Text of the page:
US 20020152150 A1
Visualization techniques enable information associated with assets to be easily visualized and understood.
1. A method comprising
displaying to a user a circular visualization element having sectors arranged around a center of the element, the sectors respectively corresponding to different groups of assets,
in each of the sectors, displaying an array of visual elements representative of respective assets belonging to the group to which the sector corresponds, the visual elements being arrayed with respect to distance from the center in accordance with magnitudes of performance of the assets during a recent period.
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13. A displayed visualization element that
has sectors arranged around a center of the element, the sectors respectively corresponding to different groups of securities issued by corporations,
in each sector, has an array of dots representing respective securities belonging to the group to which the sector corresponds, each of the dots lying on or near a radius of the sector and each having a distance from the center along the radius that corresponds to the percentage change in the price of the represented security during a trading day, and
has differently colored rings at respectively different distances from the center.
14. A method comprising
displaying to a user a visualization element that indicates the odds of a performance measure of an asset being within specified ranges of identified values of the performance measure at a succession of times in the future.
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displaying a graphical device that shows actual historical values of the performance measure.
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24. A method comprising
displaying to a user a visualization element having graphical indicators of the relative performance of a selected asset compared with the performance of groups of assets in each of a succession of time periods, each of the groups comprising assets representing a common style.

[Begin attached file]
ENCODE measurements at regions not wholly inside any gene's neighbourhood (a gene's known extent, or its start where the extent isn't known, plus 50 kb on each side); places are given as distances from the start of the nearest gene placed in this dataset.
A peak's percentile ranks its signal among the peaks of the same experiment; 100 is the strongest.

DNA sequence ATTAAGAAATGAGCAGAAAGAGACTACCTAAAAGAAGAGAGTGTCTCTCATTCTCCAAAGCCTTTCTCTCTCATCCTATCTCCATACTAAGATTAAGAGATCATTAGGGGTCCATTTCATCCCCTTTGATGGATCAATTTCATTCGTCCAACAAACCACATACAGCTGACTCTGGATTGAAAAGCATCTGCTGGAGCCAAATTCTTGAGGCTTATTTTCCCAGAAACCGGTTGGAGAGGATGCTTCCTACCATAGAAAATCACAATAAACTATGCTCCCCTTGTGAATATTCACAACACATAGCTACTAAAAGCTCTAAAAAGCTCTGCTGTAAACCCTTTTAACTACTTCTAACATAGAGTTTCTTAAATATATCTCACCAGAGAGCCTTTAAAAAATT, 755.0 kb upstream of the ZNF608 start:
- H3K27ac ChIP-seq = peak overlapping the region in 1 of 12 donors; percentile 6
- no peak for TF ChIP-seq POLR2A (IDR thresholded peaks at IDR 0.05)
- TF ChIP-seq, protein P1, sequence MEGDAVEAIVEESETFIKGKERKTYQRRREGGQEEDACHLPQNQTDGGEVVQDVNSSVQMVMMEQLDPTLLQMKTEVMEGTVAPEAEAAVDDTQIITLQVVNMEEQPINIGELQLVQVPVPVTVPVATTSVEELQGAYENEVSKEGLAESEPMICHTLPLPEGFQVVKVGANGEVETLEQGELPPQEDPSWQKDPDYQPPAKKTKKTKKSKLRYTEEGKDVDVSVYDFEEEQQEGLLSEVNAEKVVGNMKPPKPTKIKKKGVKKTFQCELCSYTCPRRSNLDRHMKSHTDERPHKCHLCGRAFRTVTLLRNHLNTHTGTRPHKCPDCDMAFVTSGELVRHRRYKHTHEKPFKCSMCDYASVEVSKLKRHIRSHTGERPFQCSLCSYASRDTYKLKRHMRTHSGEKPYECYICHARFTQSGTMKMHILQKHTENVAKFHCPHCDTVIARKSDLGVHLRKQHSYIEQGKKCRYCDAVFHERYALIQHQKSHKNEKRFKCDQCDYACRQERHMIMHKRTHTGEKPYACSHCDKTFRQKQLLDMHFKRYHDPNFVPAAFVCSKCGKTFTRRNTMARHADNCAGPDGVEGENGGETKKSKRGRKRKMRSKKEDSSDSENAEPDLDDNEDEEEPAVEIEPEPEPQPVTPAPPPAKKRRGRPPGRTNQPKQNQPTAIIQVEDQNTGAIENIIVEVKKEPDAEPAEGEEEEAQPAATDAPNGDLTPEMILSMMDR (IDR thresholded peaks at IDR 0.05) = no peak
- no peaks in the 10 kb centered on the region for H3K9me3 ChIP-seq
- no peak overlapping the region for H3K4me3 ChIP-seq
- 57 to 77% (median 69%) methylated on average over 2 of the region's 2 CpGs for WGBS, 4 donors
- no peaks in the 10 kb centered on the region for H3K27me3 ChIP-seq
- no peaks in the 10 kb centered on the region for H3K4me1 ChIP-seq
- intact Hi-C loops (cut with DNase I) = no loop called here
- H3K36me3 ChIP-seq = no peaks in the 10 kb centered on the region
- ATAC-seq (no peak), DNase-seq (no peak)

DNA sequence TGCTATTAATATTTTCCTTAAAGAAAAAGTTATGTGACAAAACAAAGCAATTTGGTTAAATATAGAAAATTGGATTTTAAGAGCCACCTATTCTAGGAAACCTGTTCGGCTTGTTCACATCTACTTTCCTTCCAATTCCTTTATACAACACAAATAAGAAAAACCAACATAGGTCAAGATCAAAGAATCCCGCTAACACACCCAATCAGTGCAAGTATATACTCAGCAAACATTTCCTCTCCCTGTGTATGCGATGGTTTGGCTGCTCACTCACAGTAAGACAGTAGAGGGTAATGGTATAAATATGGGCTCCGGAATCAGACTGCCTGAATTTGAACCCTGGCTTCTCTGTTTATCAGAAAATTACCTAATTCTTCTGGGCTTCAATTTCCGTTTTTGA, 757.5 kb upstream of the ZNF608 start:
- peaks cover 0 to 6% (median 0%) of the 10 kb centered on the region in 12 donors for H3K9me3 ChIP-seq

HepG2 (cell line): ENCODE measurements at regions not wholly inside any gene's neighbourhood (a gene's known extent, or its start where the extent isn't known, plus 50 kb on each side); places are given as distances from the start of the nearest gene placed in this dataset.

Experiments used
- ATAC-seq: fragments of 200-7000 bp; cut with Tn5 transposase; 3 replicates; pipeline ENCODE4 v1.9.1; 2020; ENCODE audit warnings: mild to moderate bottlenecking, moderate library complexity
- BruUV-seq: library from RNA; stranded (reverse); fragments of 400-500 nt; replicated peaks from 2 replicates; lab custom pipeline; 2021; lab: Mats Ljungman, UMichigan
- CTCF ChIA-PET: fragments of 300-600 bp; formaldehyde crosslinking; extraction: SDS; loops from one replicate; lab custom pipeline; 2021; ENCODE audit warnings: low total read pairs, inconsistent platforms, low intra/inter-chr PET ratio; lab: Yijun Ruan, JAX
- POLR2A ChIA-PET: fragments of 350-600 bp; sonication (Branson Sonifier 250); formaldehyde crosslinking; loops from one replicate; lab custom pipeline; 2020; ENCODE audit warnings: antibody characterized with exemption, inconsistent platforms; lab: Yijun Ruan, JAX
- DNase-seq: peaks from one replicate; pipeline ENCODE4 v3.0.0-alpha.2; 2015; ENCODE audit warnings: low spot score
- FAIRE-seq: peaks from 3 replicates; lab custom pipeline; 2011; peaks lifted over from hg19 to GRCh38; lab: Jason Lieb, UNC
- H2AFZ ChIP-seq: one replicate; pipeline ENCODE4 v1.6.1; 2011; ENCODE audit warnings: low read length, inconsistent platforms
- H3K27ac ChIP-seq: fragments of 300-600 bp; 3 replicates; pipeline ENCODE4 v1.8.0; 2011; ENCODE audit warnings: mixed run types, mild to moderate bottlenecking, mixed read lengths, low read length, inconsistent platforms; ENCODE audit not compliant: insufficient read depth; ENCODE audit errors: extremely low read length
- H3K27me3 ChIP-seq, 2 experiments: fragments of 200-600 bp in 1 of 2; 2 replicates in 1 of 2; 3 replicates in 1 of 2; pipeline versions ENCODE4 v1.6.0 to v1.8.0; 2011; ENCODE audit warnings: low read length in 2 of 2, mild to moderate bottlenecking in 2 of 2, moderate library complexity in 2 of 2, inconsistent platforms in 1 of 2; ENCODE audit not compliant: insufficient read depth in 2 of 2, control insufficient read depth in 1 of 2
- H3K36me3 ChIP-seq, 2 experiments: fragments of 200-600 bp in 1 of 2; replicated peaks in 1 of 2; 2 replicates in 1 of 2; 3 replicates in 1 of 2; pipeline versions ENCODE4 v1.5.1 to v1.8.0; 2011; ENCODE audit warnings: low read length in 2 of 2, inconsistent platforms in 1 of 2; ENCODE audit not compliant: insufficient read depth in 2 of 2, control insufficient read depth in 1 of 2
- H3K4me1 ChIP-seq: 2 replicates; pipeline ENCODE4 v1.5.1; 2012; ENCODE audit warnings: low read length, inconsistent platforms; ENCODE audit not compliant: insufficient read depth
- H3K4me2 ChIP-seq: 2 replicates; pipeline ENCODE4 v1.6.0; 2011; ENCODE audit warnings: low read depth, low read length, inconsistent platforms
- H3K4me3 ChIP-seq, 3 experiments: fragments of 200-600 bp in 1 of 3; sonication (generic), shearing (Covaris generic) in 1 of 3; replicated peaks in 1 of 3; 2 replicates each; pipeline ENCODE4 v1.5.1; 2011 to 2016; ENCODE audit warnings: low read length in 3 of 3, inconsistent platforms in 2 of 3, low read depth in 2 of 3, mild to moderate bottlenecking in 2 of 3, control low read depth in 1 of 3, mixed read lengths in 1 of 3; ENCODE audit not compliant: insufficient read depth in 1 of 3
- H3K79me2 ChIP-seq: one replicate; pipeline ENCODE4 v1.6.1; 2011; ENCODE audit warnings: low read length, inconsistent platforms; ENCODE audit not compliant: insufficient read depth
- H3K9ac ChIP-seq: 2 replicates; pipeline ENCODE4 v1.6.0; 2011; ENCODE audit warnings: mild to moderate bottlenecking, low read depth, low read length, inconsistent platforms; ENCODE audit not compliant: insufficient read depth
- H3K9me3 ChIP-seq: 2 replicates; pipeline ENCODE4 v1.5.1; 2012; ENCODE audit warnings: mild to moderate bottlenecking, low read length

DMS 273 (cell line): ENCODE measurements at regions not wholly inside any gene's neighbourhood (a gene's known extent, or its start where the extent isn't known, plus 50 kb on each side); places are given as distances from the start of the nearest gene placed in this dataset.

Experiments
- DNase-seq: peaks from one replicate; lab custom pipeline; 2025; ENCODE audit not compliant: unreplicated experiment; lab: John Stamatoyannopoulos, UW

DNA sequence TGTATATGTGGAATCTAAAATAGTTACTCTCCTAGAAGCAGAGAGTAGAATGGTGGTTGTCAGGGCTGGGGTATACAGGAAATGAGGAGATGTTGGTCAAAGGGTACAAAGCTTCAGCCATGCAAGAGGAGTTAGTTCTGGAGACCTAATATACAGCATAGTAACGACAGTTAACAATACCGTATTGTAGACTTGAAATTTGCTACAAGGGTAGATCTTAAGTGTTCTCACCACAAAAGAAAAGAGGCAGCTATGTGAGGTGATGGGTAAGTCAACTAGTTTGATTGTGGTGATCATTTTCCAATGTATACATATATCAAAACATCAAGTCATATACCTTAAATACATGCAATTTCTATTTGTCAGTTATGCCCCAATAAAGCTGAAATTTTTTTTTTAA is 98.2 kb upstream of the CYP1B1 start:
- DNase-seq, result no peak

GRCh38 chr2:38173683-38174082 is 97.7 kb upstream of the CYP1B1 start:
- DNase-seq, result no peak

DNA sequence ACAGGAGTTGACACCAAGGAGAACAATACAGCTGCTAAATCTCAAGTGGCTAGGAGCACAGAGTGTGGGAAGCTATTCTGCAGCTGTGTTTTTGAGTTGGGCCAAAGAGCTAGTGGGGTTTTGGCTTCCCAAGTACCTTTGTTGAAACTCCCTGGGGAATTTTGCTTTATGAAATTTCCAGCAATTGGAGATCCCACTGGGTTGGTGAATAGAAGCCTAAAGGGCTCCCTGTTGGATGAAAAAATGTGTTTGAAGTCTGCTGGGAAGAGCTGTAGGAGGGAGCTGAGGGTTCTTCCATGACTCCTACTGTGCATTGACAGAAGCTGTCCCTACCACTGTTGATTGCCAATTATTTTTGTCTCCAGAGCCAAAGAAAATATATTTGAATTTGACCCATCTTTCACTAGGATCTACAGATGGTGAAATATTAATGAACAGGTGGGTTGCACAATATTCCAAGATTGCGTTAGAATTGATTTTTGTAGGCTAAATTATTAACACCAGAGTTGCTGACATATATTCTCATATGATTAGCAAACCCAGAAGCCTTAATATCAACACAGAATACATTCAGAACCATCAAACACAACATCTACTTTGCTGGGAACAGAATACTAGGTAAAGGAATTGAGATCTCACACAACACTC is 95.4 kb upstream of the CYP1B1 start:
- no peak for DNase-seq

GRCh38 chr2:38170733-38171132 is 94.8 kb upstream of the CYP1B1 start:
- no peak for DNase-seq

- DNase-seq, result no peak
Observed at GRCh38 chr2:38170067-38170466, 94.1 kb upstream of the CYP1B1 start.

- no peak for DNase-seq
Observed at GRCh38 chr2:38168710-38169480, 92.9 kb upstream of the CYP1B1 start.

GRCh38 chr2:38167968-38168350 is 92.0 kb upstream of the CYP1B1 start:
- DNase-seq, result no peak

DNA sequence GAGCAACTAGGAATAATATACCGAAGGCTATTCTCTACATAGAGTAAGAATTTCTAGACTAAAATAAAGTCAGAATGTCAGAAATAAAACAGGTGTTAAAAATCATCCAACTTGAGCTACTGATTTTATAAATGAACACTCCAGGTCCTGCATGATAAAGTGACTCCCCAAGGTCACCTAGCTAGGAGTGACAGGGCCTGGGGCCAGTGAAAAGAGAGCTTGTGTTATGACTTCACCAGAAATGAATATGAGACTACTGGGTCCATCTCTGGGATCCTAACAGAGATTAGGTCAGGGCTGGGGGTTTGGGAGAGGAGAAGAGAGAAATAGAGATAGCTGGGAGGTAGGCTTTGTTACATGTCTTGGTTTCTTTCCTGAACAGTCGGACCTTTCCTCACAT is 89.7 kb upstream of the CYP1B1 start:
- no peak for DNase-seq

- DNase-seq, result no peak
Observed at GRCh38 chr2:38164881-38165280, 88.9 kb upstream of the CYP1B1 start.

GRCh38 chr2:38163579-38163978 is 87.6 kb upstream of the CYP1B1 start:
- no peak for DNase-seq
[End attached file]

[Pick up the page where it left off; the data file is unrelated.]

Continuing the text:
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 This application relates to U.S. patent application Ser. No. 09/641,589, filed Aug. 18, 2000, and incorporated by reference.
 This invention relates to visualization of asset information.
 Information about investment assets such as corporate securities is often presented as tables of values or ratios of values for successive time periods.
 Sometimes graphs or visualization devices are used to provide a more intuitive view of the information.
 One on-line service, Morningstar.com, uses a scatter plot in its Morningstar Investment Radar, URL (http://screen.momingstar.com/InvestmentRadar/InvestmentRadar. html). Each point in the plot represents risk versus capitalization of an asset in a portfolio.
 Another on-line facility, FalconEye, URL (http://www.falconeye.com/falconeye/tracker/index.html), displays a periscope-like view of a simulated cloud formation that represents
 a multi-dimensional density map of all 6000+ Nasdaq stocks, sorted in real-time by FalconEye Viz-Alerts™ (customizable indicators) that were created for the vertical and horizontal axes. Each stock is like a pixel on the screen and each color represents the density of stocks depicted in that section of the Tracker Live Map . . . The distribution of density allows you to instantly see the real-time technical pressures on the market and gives you the knowledge to trade more efficiently and productively.
 ValuEngine, URL (http://valuengine.com/servlet/ValuationSummary#), displays graphs of stock prices that include historical prices to a current date followed by forecast price trends for future periods, including forecast ranges above and below the forecast price trends.
 Among the kinds of information available at web sites on the Internet are current and historical prices and volumes of stock transactions, prices of put or call options at specific strike prices and expiration dates for various stocks, and theoretical prices of put and call options that are derived using formulas such as the Black-Scholes formula. Some web sites give predictions by individual experts of the future prices or price ranges of specific stocks.
 A so-called “second-derivative method” for computing implied probability distributions of future prices from option price data is known in the academic literature, but apparently not very well known. For example, the standard textbook “Options, Futures, and Other Derivatives,” by John C. Hull (Fourth Edition, 1999; Prentice-Hall) mentions implied probabilities, but not the second-derivative method. Perhaps the best reference that we have been able to find is J. C. Jackwerth and M. Rubinstein, “Recovering probability distributions from option prices,” J. Finance, vol. 51, pp. 1611-1631 (1996), which has only six prior references. This paper cites D. T. Breeden and R. H. Litzenberger, “Prices of state-contingent claims implicit in option prices,” J. Business, vol. 51, pp. 631-650 (1978) as the originator of a second-derivative method, although the latter paper nowhere mentions probabilities.